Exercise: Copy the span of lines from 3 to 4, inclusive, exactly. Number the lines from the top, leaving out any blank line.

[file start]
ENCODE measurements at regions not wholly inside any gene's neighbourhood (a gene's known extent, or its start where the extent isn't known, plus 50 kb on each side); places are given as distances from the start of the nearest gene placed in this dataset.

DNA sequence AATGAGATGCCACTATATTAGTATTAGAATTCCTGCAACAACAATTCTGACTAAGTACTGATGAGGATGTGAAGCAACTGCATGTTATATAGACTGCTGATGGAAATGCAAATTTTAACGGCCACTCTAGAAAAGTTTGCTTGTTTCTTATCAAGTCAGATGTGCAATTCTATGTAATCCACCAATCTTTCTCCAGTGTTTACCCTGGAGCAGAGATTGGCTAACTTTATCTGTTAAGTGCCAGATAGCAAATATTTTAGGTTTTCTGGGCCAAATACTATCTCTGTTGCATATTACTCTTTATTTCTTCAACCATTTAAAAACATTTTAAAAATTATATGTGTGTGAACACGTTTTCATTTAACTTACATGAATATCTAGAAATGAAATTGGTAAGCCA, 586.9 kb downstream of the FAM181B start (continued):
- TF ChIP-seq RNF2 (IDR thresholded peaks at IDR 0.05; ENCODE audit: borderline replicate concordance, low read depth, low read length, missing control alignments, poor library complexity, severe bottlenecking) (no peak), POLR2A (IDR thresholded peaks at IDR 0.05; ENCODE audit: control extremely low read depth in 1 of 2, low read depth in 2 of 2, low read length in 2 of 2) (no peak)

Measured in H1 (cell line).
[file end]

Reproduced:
- TF ChIP-seq RNF2 (IDR thresholded peaks at IDR 0.05; ENCODE audit: borderline replicate concordance, low read depth, low read length, missing control alignments, poor library complexity, severe bottlenecking) (no peak), POLR2A (IDR thresholded peaks at IDR 0.05; ENCODE audit: control extremely low read depth in 1 of 2, low read depth in 2 of 2, low read length in 2 of 2) (no peak)

Measured in H1 (cell line).